One day, I think POV should host a Halloween party in which everyone comes as their favorite documentary character or filmmaker. (I think I’d go as R. Crumb.) Until then, let’s celebrate Halloween by considering how the documentary and horror genres overlap.
Hell House is the first doc that comes to mind; it’s about these preventative horror attractions that Christians create in the hopes of scaring the sin out of kids. It’s a good one.
And this year, my friend Barbara Brancaccio put out Cropsey, an eerie journey into an urban legend that she and her co-director Josh Zeman grew up hearing. It’s part serial killer story, part ghost story. It’s still playing in a few cities (see their website for more information), or you’ll be able to catch it on DVD soon.
Barbara has gone on quite a ride, showing her film to audiences at festivals. She told me that the film has a lot of different audiences, but that from the beginning, the horror and true crime crowd embraced the film. She and Zeman were inspired by Joe Berlinger‘s and Bruce Sinofsky‘s Paradise Lost and Brother’s Keeper, Andrew Jarecki‘s Capturing the Friedmans and Errol Morris‘ Thin Blue Line. She says that Stephen King was also a guide to “crafting Cropsey‘s camp-fire style narrative.”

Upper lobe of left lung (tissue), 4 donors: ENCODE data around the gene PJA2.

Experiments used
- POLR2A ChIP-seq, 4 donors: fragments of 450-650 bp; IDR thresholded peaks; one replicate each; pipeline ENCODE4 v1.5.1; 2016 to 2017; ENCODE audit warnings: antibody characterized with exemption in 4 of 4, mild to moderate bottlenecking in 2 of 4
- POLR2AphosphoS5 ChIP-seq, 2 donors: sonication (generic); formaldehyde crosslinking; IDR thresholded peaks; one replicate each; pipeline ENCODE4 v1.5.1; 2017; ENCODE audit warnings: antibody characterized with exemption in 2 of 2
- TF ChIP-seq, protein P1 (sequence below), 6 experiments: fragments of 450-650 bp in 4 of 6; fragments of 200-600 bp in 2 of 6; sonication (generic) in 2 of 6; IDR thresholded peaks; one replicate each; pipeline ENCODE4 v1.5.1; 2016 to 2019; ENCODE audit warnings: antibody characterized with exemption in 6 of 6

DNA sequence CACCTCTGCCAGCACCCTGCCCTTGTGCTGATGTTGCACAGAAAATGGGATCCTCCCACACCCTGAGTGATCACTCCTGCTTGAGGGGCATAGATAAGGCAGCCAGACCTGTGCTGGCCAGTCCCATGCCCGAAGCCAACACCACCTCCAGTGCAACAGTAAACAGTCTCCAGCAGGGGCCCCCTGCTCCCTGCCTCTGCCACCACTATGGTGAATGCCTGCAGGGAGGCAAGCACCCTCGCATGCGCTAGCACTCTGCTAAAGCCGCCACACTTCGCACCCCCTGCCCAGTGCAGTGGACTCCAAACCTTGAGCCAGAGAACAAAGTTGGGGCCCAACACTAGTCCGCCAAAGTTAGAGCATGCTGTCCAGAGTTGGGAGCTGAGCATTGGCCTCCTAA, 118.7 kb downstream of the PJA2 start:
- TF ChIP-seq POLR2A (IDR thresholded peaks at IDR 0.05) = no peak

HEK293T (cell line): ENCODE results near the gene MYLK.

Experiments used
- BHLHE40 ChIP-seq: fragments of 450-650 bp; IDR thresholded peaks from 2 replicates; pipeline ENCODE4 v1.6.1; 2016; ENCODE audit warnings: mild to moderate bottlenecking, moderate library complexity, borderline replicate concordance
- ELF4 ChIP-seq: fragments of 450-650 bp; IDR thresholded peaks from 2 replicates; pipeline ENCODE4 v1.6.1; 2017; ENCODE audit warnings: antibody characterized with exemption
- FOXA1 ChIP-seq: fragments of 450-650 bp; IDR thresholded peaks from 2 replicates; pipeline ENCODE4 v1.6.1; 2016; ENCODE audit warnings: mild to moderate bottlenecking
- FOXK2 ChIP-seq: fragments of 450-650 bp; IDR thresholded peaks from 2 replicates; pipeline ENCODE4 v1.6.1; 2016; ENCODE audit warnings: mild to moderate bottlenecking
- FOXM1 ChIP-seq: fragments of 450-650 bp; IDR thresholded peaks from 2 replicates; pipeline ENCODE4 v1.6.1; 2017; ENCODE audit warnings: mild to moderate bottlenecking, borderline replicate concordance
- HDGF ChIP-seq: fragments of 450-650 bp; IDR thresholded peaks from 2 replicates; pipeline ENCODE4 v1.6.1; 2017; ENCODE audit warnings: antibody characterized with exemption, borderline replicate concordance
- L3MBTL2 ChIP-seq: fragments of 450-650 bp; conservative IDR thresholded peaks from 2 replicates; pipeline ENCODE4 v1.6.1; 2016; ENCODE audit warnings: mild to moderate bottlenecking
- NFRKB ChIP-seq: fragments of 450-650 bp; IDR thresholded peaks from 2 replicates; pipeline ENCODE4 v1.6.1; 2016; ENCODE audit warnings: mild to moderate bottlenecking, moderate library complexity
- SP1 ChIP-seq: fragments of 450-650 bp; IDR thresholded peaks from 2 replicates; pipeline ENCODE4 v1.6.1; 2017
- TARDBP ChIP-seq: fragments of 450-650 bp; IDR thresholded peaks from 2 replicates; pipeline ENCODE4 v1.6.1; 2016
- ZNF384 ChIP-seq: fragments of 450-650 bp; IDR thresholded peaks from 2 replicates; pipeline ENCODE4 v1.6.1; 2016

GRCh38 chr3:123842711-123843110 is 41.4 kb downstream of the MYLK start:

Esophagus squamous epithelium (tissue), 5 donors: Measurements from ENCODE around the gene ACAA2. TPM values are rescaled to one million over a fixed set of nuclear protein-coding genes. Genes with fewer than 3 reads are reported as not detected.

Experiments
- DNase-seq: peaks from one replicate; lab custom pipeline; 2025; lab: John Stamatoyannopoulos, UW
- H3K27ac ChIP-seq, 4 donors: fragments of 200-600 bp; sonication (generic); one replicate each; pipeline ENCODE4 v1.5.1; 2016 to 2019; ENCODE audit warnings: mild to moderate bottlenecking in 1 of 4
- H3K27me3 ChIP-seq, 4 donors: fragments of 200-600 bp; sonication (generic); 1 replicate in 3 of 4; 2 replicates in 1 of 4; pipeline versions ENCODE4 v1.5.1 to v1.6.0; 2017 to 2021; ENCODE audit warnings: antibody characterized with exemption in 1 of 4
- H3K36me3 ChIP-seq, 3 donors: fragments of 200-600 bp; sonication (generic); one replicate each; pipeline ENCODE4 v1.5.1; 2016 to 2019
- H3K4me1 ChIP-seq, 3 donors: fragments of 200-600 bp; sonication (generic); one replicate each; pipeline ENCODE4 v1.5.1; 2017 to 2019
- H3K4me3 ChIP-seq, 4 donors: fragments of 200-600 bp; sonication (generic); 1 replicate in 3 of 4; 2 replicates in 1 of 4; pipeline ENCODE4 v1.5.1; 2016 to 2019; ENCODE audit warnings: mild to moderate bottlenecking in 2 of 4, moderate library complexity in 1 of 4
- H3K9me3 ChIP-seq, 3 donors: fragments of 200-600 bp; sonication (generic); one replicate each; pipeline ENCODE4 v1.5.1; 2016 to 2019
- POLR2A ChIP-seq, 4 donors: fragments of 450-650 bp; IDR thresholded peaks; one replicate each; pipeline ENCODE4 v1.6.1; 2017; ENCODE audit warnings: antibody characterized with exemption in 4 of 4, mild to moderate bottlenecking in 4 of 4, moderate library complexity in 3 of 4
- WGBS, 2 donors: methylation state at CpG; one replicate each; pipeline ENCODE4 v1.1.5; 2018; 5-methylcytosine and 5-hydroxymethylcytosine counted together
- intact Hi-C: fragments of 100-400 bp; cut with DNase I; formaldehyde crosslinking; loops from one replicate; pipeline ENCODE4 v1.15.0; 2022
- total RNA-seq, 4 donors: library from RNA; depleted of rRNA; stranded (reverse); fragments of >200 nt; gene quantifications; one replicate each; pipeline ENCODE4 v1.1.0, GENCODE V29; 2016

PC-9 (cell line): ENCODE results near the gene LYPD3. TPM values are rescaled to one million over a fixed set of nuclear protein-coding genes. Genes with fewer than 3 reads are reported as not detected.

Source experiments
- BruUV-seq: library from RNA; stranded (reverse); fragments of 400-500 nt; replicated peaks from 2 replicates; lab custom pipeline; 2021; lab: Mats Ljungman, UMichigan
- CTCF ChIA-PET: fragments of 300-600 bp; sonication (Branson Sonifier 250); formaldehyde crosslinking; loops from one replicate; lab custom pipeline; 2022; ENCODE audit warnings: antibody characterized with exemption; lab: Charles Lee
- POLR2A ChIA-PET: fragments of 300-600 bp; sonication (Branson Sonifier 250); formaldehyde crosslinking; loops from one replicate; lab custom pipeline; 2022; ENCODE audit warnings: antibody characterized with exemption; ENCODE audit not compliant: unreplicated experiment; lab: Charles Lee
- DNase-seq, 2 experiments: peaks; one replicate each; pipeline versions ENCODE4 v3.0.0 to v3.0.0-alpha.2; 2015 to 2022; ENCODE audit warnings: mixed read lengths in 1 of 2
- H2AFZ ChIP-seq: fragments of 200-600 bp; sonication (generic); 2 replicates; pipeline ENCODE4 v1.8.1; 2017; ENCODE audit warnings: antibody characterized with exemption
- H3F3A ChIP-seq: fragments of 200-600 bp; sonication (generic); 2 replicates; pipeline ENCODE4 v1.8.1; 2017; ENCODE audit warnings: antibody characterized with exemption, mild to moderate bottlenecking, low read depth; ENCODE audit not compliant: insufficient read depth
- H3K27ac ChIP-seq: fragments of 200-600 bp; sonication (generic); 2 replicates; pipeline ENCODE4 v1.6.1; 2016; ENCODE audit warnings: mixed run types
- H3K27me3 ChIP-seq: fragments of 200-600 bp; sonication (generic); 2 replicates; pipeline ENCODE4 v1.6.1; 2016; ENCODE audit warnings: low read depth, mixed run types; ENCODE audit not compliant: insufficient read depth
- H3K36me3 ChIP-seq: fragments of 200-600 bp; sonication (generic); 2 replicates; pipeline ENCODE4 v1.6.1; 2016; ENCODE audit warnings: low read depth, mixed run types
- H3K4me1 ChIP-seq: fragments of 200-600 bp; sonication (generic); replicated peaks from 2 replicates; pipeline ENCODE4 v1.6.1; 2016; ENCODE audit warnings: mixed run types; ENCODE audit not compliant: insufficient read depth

I asked her if there have been any disturbing or creepy responses to the film, and this is what she said: “Definitely. We’ve gotten emails from people who knew [convicted killer] Andre Rand and have anecdotes about him, as well as family members of other missing persons who think Rand may have been involved in their loved one’s disappearance. We’ve even gotten a few anonymous emails telling us to ‘check deeper into the devil worshippers.'”
Most horror related docs are either about the making of a horror movie, like Amityville Horror and the more funny-than-scary (and quite good) American Movie; or about murder, like Aileen: Life and Death of a Serial Killer or the fantastic Paradise Lost movies. But more than anything, when most people think about horror and documentary, they probably think of the faux-documentaries, the ones that pretend to be docs but are actually entirely fictional, such as The Blair Witch Project and Paranormal Activity. Both films made tens of millions at the box office, tapping what’s best about documentary — the authentic, the real, the immediate. Or, to use a more appropriate phrase, they sucked the life out of the documentary form.